More complex and risky therapeutic developments need specifically favorable regulatory frameworks. This is because of the significant challenges of developing orphan drugs with rules and standards designed to apply in wider cases and circumstances.

Regulatory bodies have shown some flexibility to rare disease drug development, recognizing unique challenges that can hinder efficient and effective traditional clinical trials. There is still more work to do with regulatory frameworks, in order to highlight and reinforce the future of orphan drugs.

OSP: Why is it important for regulators/approvers to look at the wider results of orphan condition research?

MM: There is an emerging need for strategic regulatory decisions to drive the future of orphan diseases. A stable, less fragmented, agile and pragmatic regulatory framework is a prerequisite for the progress in the orphan disease field.

Enhancing the interest for R&D investments by securing and strengthening IP and incentives, shifting to an alternative clinical trial model based on new type of designs and real-world data and streamlining access requirements to reach more and more patients could be the first set of actions to facilitate the global collaborations in the orphan disease space and facilitate the work and involvement of regulatory authorities.

 

OSP: Could you please share an overview of the recent Minoryx studies in adrenomyeloneuropathy ​(AMN) and ​Friedreich’s Ataxia (FRDA)? What were some of the most notable results, and promising signs, you could share?

MM: In both studies, we confirmed that in patients we can safely achieve the target levels of PPAR gamma engagement in the CNS. This is also translated in both studies in clinical benefit for patients.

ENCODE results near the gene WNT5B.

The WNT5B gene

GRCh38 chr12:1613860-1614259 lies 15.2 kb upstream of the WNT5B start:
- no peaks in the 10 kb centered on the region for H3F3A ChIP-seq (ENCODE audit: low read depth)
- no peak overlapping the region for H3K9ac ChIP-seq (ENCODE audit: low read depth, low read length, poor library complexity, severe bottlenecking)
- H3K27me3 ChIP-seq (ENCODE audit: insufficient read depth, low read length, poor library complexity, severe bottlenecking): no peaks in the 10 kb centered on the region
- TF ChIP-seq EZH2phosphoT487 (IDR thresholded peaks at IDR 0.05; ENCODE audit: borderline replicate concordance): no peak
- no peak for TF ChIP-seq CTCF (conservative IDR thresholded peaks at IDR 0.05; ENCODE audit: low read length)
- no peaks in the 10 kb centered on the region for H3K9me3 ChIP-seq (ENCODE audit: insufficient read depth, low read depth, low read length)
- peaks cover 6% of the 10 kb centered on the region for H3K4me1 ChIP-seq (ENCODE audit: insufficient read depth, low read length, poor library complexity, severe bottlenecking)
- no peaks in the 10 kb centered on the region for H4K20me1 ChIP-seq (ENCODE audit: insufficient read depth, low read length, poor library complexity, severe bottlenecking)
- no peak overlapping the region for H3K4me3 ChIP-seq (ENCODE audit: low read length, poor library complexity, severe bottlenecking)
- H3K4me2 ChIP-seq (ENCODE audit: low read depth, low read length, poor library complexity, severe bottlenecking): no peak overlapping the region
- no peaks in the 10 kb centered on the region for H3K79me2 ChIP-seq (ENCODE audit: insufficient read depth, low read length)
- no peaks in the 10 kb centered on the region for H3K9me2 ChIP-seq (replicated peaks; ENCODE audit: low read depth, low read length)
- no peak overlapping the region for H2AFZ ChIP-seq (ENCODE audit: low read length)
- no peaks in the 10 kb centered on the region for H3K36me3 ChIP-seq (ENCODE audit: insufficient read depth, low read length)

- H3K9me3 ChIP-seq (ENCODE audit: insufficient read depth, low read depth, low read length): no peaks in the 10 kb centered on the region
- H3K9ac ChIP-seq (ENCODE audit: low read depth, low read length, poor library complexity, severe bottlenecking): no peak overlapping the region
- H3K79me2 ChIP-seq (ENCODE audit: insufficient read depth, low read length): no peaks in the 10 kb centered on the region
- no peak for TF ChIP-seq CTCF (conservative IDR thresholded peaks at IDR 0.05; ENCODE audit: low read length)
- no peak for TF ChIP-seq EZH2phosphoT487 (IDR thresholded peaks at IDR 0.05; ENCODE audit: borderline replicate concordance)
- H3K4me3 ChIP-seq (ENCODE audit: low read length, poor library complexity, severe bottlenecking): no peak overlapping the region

In AMN, being a much larger study, results became clearer showing that leriglitazone has an effect on key aspects of the disease such as myelopathy and cerebral lesion progression, the second being a life-threatening indication. In FRDA, the study was a proof of concept, hence much smaller, but showed strong signals on relevant biomarkers such as iron accumulation in the brain and functional improvement of upper limb ataxia.

OSP: Are there any changes regulators could make in their approaches and processes that could improve the outcome for researchers developing treatments for rare diseases?

MM: It is crucial that all regulatory authorities and involved parties identify the differences between orphan diseases and other conditions, so that it becomes widely understood that the development of new approaches and frameworks is mandatory to handle these diseases. Regulatory standards need to be updated to ensure that the patients suffering from orphan diseases receive safe and efficacious treatment options and this can be achieved only by establishing global open collaborations that will foster further research on the field.

At the moment the orphan drug legislation is under revision by the European Commission while it’s a critical time for further orphan products and pediatrics development on a global scale. 

OSP: Is there anything you’d like to add?

MM: Orphan diseases have a devastating impact on patient’s lives. It is crucial for us to remain focused in solving the current research and regulatory challenges in the space while staying committed to ensuring the availability of new treatments for patients with orphan diseases worldwide.

The COVID-19 pandemic has taught us that a collaborative approach model with comprehensive data sharing combined with globally harmonized and speedy scientific assessments can deliver valuable outcomes for the global population, a paradigm that can also be applied in the orphan disease universe and other cases of high speed.